Marge Holcombe has gone viral from beyond the grave.
She would see the humor in that.
In 12 years of writing a humor column in The Island Packet, Marge never showed herself to be a computer geek. She was puzzled by the term "email."
But when Marge died Aug. 12 "from a wide assortment of ailments," the humor her readers appreciated turned up again.
She started her public life here by telling us how she solved the traffic problem by always taking right turns only.
She ended it with her own obituary, which she wrote in first-person.
Marge wrote that she was born "in the era of 'Children are to be seen and not heard' and my sister Heather and I were thought to be deaf mutes for most of our childhood."
Of her final years in a retirement community, Marge wrote, "My waistline, if you could find it, was testament to The Seabrook's cuisine."
Marge always had her readers believe she had all the snorting social skills of Lily "One Ringy Dingy" Tomlin, the housekeeping ability of Charles Dickens' Miss Havisham, the touch in the kitchen of a tire maker.
Her readers snatched up two collections of her columns, which her husband, Jack, published to raise money for The Deep Well Project and Memory Matters through the Hilton Head Island Rotary Club.
But with her obituary, Marge reached a much wider audience.
Pam Gallagher, a recovering journalist from Sun City Hilton Head, sent it to a number of her former colleagues. She did not know Marge, but was struck by how this unusual obituary "captured her spirit."
This week, Huffington Post senior writer Ann Brenoff posted Marge's entire obituary online under the headline: "This Is The Best Obit. Ever." Within a day, it attracted about 1,000 Facebook likes, 200 Facebook shares, 24 tweets, 20 comments and 61 emails, whatever that is.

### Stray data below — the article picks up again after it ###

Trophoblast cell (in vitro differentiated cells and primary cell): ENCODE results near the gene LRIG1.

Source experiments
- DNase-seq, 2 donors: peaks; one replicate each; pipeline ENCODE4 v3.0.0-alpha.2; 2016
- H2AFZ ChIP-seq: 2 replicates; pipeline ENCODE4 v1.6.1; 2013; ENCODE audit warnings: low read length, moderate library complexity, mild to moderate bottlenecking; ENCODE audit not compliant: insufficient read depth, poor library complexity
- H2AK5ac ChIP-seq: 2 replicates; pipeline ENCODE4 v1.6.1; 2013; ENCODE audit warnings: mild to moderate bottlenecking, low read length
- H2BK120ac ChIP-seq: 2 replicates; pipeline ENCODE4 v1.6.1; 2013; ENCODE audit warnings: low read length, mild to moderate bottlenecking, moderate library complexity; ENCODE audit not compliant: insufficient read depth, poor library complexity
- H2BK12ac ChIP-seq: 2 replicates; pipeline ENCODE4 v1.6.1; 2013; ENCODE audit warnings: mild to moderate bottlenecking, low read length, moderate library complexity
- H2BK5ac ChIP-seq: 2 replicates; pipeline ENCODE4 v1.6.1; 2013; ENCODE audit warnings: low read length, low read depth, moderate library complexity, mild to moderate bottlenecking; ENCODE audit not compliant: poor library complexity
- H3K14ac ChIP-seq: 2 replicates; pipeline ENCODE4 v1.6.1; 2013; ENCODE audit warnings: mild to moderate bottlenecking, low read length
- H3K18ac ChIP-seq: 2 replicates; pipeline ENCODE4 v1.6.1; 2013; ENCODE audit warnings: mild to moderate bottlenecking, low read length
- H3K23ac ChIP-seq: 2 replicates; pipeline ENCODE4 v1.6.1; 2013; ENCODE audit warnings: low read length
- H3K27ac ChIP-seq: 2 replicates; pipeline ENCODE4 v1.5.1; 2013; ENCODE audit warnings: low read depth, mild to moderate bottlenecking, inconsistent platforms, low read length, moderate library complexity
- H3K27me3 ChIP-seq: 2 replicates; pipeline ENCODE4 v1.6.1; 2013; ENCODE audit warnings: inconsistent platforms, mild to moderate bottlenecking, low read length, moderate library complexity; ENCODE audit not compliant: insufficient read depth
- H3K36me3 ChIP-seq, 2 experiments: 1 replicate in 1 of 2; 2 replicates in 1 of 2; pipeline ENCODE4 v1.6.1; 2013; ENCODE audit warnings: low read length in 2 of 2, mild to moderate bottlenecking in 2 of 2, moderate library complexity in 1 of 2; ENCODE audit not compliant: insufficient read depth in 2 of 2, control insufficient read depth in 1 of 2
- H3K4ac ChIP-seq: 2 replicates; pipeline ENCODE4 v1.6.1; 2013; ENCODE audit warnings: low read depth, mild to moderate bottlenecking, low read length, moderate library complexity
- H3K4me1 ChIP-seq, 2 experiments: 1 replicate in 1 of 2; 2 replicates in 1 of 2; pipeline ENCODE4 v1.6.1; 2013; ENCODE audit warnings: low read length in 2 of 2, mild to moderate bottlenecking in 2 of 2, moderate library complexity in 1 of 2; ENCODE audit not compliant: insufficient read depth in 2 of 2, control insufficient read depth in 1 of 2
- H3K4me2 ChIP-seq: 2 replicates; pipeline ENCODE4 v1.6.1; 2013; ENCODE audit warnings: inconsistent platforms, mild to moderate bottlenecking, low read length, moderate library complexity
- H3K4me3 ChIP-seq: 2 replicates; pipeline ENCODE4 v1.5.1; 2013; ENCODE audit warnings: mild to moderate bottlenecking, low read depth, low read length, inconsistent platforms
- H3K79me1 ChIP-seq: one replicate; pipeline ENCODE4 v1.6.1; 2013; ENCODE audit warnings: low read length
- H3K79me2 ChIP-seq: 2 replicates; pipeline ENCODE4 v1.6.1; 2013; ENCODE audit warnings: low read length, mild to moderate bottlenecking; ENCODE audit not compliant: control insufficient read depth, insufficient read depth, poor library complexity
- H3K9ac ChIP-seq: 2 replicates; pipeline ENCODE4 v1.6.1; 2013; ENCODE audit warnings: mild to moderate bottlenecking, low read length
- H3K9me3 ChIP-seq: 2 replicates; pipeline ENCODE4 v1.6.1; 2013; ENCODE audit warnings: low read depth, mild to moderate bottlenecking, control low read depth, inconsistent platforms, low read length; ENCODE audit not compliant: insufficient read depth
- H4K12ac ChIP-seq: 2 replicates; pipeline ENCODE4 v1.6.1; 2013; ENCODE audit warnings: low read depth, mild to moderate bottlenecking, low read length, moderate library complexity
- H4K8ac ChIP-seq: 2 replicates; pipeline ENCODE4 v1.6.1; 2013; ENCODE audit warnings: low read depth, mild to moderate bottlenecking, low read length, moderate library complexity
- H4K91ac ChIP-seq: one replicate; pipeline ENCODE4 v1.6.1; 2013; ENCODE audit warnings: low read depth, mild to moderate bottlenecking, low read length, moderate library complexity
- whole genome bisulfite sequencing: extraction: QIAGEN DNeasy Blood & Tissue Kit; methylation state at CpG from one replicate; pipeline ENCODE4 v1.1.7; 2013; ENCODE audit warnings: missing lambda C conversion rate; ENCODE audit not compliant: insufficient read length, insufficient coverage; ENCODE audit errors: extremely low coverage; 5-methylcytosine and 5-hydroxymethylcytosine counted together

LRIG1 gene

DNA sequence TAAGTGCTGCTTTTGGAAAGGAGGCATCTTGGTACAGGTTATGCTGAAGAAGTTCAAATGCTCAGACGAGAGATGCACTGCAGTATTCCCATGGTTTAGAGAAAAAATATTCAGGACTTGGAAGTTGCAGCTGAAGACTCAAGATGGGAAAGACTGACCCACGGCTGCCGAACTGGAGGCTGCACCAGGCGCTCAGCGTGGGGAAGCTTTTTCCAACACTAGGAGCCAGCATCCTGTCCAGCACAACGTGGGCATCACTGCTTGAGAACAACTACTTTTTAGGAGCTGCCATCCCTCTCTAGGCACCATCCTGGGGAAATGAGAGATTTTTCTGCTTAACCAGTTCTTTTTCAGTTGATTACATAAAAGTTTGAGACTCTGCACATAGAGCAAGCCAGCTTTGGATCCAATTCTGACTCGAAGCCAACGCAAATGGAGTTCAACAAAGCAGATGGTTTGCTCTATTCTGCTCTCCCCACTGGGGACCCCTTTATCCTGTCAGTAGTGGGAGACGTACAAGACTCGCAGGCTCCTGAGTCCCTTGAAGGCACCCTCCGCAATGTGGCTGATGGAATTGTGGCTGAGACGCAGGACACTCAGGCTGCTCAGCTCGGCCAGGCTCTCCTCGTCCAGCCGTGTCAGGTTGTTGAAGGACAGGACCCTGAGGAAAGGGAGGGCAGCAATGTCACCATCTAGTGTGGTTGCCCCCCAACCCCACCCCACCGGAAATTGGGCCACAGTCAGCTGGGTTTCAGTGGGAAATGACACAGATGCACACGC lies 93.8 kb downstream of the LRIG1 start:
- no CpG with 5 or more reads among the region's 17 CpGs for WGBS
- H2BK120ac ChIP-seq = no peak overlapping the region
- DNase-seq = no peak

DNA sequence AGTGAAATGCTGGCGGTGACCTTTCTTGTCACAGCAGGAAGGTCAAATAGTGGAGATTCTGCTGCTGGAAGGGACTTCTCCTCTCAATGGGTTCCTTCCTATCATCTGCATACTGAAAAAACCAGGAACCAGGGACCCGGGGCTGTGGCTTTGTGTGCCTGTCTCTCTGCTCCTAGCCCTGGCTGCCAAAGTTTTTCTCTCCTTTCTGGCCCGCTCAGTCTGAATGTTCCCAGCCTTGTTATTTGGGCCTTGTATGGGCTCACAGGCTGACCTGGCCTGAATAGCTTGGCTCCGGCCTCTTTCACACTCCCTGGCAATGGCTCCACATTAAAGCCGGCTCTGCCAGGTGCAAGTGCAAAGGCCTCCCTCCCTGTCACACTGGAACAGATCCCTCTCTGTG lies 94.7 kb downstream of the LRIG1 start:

Surely, Marge would be most pleased with the person who commented: "Fantastic -- Erma Bombeck?"
Gallagher said, "I just loved the idea that she got the last word."
Two years ago, Gallagher clipped out another obituary, but it only went as far as her refrigerator door. She walked over to read a line from Mary M. Overton's obituary: "Mary is best described as stated in her book, 'Cruising in the Fast Lane': 'My life was gay, daring, sensible, seemingly without direction, not ordinary and rarely dull.' "
She bought the book online.
And I liked the way the family of Maxine Ludden shared her humor when she passed away last year in Beaufort.
"She was an early resident at Pleasant Point Plantation, where she kept a single-shot .22 by the back door and claimed it played a role in teaching the local raccoons and squirrels to steer clear of her birdhouses," the obituary read.
"She later moved to Marsh Harbor and spent considerable time analyzing how long plants could live without water. She loved a good mystery but staunchly resisted her family's encouragement to pen her own work on the subtleties of overcooking meat."
Maxine Ludden, like Marge Holcombe, spent thousands of hours as a hospital volunteer. They were not jokesters. They gave to the community in many ways.
Marge used most of her "selfie" obituary to thank others. And to remind us one last time that life is not deadly serious.
Follow columnist David Lauderdale at twitter.com/ThatsLauderdale.